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Foods Forbidden on the Paleolithic (Paleo Diet, Caveman Diet)

What Not to Eat on a Paleolithic Diet

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Updated April 02, 2014

A Note on "Cheating"

If you read NeanderThin, you will see that Audette toes a very strict line, both in his food recommendations, and his insistence that a person change entirely and never look back. Cordain is more forgiving, advising three stages of easing into the diet, and also including what he calls "Open Meals" where a person can loosen the rules. He feels you can still get benefit by at least partially following the program. He recommends starting out with three Open Meals per week. See more about this in his book The Paleo Diet. Mark Sisson advocates an "80/20 Rule" -- align your diet with the principles 80% of the time. I say, know yourself and what works for you. Experiment, tweak, and experiment some more.

The following categories of food are forbidden on Paleolithic-type diets, with a few caveats:

Refined Sugars

There is a long list of ingredients which are essentially "sugar". Some allow small amounts of honey or pure maple syrup - but this would have been a rare treat.

Grains

Yes, there were wild grains, and a few roasted kernels have been found in ancient fires. But really - how much wild grain could have been collected at a time? Answer: not much. Corn is a grain.

Starchy Tubers

This is actually an area of some disagreement. Some say none at all, some say no potatoes, but others are OK. In general, avoid:
  • Potatoes
  • Sweet potatoes
  • Yams
  • Cassava
  • Manioc
  • Some say beets

Legumes (Beans, Peas, Peanuts)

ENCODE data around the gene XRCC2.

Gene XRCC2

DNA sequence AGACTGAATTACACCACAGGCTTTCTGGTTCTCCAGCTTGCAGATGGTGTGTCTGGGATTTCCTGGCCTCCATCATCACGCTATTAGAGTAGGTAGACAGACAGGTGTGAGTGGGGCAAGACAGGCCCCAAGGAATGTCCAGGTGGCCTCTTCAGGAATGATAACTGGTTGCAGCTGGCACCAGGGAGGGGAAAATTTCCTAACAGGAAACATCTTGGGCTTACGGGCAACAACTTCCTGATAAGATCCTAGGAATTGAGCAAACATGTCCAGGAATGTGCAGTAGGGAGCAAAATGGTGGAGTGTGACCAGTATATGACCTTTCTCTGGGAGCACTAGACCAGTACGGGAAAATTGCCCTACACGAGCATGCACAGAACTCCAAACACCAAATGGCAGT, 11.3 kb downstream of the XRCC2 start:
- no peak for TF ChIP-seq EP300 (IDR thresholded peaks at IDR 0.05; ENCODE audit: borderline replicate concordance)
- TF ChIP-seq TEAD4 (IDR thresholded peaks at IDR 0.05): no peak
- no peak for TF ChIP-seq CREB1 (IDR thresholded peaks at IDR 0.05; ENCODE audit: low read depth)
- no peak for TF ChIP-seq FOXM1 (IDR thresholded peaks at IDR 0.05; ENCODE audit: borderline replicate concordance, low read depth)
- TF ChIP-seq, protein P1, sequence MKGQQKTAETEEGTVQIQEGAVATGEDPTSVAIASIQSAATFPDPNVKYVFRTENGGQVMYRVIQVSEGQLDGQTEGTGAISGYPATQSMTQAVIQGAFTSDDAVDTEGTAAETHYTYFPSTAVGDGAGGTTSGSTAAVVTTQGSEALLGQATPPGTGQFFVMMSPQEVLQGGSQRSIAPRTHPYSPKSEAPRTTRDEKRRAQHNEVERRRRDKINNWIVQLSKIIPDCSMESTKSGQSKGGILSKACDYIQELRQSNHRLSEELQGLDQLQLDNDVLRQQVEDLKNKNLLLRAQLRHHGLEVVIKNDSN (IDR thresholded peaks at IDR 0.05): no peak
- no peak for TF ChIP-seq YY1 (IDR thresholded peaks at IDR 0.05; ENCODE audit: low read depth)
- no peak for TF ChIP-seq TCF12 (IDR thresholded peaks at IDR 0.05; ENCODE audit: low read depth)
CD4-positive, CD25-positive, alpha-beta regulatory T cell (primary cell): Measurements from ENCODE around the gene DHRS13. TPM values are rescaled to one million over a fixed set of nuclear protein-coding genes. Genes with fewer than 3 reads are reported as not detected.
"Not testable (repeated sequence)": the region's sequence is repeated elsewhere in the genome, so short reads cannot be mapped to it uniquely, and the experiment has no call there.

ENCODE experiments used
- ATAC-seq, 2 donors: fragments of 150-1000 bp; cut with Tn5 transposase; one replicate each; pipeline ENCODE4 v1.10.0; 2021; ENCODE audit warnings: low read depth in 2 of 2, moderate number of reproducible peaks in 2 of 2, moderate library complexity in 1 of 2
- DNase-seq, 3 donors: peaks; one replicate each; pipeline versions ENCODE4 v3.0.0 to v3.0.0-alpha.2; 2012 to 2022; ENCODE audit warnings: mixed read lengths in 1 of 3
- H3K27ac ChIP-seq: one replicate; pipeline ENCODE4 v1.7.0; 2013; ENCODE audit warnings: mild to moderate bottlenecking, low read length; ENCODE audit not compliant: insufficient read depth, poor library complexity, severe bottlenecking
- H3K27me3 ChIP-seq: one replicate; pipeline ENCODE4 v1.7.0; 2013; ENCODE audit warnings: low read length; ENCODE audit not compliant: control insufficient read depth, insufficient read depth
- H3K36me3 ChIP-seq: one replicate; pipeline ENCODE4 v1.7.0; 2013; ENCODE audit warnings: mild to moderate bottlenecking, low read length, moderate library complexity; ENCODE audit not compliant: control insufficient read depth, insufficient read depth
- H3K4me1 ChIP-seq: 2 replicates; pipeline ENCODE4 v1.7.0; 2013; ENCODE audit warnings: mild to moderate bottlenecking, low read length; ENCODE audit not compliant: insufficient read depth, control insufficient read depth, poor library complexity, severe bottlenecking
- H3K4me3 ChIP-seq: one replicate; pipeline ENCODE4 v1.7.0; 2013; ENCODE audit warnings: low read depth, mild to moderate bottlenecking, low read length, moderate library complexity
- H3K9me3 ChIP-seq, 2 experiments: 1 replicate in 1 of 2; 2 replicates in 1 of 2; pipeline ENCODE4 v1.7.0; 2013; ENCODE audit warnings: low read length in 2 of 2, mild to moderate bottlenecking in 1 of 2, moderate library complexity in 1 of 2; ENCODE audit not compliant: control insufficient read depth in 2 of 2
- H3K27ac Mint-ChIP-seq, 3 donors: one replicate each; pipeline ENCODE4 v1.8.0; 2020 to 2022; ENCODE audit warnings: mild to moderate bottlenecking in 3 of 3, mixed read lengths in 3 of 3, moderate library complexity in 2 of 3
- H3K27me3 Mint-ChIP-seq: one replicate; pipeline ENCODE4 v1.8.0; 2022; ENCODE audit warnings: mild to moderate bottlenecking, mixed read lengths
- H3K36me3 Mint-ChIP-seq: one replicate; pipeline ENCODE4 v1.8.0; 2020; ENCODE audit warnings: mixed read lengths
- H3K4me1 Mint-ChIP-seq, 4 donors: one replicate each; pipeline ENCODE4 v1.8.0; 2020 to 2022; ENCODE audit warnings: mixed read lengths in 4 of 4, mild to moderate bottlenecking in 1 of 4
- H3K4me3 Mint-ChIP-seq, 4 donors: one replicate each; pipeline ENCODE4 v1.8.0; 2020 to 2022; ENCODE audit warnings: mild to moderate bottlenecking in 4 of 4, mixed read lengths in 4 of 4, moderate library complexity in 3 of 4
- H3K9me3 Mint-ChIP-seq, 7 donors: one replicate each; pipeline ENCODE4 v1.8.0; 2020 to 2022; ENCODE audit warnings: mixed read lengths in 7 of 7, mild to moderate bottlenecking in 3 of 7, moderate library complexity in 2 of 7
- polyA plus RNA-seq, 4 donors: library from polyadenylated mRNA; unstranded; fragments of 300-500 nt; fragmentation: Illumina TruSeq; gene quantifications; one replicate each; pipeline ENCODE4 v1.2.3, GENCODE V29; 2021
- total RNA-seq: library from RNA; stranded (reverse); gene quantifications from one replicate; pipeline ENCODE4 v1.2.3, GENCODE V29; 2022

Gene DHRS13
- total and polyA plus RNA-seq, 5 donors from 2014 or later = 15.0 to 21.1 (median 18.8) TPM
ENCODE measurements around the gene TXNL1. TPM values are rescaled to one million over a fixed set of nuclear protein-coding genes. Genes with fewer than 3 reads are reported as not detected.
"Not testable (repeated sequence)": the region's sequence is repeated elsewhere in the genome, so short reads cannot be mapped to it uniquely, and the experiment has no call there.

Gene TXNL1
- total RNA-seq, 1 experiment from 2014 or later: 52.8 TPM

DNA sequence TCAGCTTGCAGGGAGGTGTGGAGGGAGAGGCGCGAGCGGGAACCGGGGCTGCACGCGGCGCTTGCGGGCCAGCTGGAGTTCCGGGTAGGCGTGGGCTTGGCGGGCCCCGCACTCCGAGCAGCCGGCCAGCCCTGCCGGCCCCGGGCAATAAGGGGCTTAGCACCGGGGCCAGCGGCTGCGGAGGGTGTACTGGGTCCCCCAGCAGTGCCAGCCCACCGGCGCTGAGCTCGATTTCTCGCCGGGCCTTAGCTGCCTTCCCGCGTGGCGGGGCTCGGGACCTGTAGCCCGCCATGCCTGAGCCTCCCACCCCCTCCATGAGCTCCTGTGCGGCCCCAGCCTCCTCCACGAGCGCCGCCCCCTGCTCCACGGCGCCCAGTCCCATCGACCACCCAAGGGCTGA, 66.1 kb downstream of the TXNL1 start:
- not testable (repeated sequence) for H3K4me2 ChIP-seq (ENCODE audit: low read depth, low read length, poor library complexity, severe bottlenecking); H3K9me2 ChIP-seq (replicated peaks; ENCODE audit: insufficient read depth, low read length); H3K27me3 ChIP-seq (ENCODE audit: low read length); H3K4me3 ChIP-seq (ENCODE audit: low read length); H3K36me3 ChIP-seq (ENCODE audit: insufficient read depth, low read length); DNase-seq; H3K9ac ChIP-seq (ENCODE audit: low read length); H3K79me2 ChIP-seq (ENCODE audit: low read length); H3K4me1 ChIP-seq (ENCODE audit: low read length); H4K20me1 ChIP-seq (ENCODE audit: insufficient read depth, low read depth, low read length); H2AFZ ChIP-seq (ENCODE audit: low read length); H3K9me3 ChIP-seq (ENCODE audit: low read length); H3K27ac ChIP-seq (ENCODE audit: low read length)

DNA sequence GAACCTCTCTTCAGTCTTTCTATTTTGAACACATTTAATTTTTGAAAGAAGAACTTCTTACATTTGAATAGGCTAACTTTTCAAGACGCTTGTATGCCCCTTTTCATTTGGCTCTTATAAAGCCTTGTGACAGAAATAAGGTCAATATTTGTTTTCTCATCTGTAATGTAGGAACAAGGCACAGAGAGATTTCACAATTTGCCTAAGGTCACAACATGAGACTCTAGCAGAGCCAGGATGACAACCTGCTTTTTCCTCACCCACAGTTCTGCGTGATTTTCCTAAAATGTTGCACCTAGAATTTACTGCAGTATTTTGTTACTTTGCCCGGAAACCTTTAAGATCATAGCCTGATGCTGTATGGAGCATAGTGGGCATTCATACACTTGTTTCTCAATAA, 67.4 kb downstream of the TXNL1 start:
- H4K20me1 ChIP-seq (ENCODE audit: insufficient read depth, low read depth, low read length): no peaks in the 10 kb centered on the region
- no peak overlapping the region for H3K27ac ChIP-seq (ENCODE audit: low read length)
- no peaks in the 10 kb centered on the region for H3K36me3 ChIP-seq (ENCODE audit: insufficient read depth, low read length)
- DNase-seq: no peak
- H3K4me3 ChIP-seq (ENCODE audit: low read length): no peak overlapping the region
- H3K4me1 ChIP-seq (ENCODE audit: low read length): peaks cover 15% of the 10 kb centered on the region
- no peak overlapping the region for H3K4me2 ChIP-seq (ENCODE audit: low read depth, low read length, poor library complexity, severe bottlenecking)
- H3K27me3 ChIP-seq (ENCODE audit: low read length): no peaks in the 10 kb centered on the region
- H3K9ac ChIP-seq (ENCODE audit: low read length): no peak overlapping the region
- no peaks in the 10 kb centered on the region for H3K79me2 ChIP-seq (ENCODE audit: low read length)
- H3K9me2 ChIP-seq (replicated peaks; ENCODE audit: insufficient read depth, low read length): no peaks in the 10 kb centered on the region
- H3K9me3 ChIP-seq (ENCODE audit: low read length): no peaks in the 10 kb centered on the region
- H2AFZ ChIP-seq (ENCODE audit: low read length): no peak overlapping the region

These are usually outlawed on the premise that most of them can't be eaten without cooking, and that legumes have a high content of lectins and other antinutrients. Research into lectins is in its infancy and not a lot is known about this with any certainty, but if you are interested, Loren Cordain's 2012 book, >The Paleo Answer: 7 Days to Lose Weight, Feel Great, Stay Young has a great section about what is known at the present time.

Dairy Products

Early people did not eat dairy products before animals were domesticated. It has been pointed out that there has been adaptation to dairy products in some genetic lines, but most authors of this type of diet exclude eating dairy including milk, butter, cream, yogurt, ice cream, cheese, etc. Others say that butter (and to a lesser extent cream) don't have much lactose or casein and are probably OK on occasion. All would agree that if you are going to eat dairy, make sure the animals are grass-fed, and most would encourage people to seek out raw forms.

Some Meats

Most processed meats (made with nitrites and additives) are not allowed by some, including hot dogs, bacon, sausage, and lunch meats, although sometimes more healthy forms of these can be found. Others say there is a difference between processed (e.g. hot dogs) and simply "cured" (e.g. bacon), and it's most important to know your sources.

Oils

Definitely avoid the following:
  • Corn oil
  • Cottonseed oil
  • Peanut oil
  • Soybean oil (same as soy oil)
  • Rice bran oil
  • Wheat germ oil
This includes products, such as mayonnaise, which include these oils.

Cordain has a long list of preferred oils in his book based on their ratio of Omega-6 to Omega-3 fatty acids. He also is down on tropical plant oils (coconut and palm) which have high levels of saturated fats. Other writers definitely include these tropical fats as fine to eat, or even encouraged.

Salt

Most authors of this type of diet advocate at least being moderate with salt intake; some say cut down as much as possible.

Other

Earlier paleo authors were negative on vinegar -- more recent thinking seems to be moderating on this.

Acceptable Food for a Paleolithic Diet

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